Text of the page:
Warren Buffett’s premature Apple selloff cost his firm $20 billion

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Buffett
Warren Buffet is Apple's biggest investor.
Photo: CNBC

Warren Buffett is one of the greatest financial masterminds of our time. But he’s not infallible. Sometimes even Warren makes mistakes — and one of those recent mistakes was called Apple.

Buffett’s Berkshire Hathaway firm has long invested in Apple, with Buffett once saying that, “I don’t think of Apple as a stock. I think of it as our third business. It’s probably the best business I know in the world. And that is a bigger commitment than we have in any business except insurance and the railroad.”

Apple has done extremely well for Buffett. The company’s stake in Apple has tripled in value in the past three years. On Wednesday, as Apple closed at a new all-time high, it was worth $128 billion. It accounts for more than 40% of Berkshire’s US portfolio, while Berkshire is Apple’s second larger shareholder (after index fund giant Vanguard.) However, Buffett has also been pruning his Apple stake. And it’s cost him.

In recent years Buffett has handed back 12% of it. Business Insider notes that:

“The investor has more than tripled his money on Apple in the past three years. But he would have quadrupled it if he didn’t sell a chunk of the holding.”

In other words, getting trepidatious about Apple holding cost Buffett $20 billion — or approximately 14 times the net worth of Tim Cook. It would otherwise have been worth $148 billion.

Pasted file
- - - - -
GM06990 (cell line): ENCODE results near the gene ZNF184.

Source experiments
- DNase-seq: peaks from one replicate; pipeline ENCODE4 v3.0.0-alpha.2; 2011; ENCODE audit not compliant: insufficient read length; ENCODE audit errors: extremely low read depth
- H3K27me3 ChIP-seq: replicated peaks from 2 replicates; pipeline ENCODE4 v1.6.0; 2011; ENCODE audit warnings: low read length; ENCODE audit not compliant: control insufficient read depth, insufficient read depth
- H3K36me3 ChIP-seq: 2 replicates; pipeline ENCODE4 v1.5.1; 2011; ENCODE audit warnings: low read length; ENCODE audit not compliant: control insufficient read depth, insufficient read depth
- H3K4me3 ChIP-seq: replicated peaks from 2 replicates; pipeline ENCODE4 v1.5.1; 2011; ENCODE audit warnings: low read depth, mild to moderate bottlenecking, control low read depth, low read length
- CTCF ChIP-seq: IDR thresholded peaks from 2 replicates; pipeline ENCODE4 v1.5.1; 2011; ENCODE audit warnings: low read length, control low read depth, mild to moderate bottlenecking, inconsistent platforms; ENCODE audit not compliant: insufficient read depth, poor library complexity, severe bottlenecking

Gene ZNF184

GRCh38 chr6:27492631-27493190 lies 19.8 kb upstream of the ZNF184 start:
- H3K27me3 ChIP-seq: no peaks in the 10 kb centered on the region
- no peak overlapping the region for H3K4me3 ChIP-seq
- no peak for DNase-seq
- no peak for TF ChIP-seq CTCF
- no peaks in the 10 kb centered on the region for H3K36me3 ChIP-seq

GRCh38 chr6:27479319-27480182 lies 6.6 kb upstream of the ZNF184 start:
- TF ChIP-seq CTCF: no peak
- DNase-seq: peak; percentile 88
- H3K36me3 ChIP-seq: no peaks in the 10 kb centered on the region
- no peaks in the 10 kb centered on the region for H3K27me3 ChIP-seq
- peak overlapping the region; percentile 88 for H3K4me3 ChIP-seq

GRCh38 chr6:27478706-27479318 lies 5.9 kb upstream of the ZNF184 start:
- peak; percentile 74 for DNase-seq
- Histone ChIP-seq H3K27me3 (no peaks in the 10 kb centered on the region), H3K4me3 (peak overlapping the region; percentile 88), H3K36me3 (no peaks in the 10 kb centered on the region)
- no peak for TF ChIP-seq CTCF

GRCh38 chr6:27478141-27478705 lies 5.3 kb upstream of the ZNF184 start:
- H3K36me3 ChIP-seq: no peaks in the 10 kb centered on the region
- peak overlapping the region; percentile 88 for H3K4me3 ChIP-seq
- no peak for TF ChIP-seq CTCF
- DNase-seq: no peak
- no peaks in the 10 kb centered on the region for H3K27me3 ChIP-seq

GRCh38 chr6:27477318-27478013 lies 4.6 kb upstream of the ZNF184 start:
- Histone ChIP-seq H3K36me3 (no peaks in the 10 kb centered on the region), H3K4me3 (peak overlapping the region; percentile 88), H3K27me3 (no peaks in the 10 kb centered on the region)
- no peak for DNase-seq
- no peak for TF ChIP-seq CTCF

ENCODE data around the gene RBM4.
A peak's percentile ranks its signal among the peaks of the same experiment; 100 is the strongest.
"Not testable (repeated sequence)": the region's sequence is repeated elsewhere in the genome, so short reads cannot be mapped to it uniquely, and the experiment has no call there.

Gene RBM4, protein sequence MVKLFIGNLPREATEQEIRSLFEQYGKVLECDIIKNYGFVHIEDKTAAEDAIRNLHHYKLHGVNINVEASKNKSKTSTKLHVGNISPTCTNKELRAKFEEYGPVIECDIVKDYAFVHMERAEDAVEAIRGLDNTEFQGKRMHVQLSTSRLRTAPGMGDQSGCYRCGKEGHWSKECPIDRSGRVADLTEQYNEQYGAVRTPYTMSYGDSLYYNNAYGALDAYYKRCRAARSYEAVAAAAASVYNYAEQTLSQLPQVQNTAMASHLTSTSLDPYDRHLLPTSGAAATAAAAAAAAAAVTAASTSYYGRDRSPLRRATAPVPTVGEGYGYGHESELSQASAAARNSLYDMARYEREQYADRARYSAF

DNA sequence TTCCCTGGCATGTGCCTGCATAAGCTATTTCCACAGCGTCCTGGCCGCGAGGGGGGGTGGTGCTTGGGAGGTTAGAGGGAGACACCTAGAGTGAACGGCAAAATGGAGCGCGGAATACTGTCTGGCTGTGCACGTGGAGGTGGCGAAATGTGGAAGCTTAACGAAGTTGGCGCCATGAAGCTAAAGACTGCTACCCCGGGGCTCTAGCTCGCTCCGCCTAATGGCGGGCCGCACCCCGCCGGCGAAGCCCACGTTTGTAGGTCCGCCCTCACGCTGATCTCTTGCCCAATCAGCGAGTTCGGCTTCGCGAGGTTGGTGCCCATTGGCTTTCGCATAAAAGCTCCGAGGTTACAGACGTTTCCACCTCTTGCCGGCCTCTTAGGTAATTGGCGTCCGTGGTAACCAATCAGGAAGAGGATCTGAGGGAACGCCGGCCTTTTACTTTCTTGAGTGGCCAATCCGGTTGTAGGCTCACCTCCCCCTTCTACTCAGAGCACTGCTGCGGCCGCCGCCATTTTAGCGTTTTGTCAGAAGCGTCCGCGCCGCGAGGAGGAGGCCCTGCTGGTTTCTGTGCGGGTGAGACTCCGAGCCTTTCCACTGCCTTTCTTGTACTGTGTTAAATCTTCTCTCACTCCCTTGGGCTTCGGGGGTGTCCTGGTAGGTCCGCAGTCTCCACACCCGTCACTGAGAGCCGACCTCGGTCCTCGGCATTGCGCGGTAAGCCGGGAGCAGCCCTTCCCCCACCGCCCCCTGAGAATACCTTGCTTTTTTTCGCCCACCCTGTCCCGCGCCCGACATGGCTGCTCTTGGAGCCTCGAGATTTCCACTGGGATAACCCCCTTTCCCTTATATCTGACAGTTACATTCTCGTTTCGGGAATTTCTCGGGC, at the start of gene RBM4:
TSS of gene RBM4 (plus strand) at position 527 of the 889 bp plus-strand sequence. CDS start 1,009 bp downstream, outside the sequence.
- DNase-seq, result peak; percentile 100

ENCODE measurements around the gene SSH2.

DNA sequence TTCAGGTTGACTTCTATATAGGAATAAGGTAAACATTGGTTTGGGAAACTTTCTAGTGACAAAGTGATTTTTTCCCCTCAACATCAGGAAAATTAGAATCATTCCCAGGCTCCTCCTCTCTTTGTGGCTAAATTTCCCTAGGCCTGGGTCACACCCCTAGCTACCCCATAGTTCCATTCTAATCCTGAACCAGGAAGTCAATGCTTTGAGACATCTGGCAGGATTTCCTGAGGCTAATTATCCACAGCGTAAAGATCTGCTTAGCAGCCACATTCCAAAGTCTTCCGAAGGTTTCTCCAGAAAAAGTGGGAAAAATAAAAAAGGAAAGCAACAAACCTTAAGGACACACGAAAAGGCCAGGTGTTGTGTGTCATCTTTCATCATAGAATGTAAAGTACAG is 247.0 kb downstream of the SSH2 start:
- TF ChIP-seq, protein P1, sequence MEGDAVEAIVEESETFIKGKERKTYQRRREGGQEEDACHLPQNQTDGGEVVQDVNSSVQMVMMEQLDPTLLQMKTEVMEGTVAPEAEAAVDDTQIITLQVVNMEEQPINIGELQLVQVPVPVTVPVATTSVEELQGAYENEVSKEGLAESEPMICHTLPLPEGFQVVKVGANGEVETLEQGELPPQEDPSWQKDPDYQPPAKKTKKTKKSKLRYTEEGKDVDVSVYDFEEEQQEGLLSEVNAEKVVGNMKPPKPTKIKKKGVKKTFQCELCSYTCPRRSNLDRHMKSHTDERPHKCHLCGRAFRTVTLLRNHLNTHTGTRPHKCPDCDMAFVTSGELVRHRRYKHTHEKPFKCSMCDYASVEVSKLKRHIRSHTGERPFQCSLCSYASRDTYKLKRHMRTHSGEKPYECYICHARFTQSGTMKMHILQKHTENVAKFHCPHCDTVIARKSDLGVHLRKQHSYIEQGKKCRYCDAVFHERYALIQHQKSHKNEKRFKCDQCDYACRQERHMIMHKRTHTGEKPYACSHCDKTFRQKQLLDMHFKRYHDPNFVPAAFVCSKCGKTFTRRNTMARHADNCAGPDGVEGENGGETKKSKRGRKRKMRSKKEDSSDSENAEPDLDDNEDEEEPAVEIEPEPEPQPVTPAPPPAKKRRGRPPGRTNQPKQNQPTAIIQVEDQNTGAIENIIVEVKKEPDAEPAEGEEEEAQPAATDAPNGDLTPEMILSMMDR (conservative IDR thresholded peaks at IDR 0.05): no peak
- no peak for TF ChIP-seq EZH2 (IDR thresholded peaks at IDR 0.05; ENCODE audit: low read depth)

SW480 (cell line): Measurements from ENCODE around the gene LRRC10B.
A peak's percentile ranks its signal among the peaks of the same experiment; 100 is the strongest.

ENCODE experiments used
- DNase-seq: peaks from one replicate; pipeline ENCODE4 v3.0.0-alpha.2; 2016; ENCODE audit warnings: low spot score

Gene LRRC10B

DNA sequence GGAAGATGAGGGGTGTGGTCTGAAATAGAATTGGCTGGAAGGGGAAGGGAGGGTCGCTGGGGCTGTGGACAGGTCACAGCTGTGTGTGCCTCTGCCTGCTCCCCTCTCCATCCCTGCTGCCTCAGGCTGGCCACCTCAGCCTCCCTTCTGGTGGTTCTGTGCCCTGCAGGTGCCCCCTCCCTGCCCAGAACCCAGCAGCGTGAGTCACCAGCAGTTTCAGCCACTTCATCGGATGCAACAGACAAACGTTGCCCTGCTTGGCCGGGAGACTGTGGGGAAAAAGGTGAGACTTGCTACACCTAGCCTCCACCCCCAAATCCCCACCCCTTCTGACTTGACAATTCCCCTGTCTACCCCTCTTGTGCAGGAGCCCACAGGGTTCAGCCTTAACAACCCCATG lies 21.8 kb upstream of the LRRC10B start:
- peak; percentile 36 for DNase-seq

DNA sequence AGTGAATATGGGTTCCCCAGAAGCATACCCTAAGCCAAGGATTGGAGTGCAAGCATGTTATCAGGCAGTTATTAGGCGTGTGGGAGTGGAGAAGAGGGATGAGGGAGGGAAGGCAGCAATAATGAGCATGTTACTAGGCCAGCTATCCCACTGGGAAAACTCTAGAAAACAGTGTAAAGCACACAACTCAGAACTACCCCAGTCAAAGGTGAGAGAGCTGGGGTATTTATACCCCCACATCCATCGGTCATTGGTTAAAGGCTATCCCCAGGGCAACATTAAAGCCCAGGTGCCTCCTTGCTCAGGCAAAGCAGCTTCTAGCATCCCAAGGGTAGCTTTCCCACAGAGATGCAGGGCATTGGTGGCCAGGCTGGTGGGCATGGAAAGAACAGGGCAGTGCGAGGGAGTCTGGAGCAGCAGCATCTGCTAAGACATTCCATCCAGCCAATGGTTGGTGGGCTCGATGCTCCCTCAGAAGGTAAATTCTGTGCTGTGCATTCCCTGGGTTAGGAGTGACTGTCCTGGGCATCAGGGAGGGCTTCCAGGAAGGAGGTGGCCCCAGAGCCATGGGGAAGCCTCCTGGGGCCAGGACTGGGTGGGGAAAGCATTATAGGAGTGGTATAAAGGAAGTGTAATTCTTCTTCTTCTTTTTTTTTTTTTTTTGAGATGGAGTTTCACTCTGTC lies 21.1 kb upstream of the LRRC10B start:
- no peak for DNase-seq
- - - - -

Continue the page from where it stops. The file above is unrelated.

It’s hard to totally blame Buffett, of course. By his own admission in 2011 he didn’t totally get Apple’s business, and has had to slowly come around to it. He has even gotten a personal iPhone lesson from Apple CEO Tim Cook — without being able to get to grips with Apple’s most popular device. Every investment guide ever talks about diversification, and it’s easy to see how having Apple make up almost half your stock portfolio is nerve-racking.

But Buffett knows he made an error trimming Berkshire’s Apple position. At the May annual meeting he said it was “probably a mistake” to have done so. He also said that Berkshire’s vice-chair Charlie Munger advised him about selling Apple holdings.

The Business Insider article notes that, amazingly, the dividend on Berkshire’s Apple holdings alone has earned it an average of $775 million per year over the past three years. That’s certainly nothing to sniff at.

Apple’s current market cap stands at $2.3 trillion.

Source: Business Insider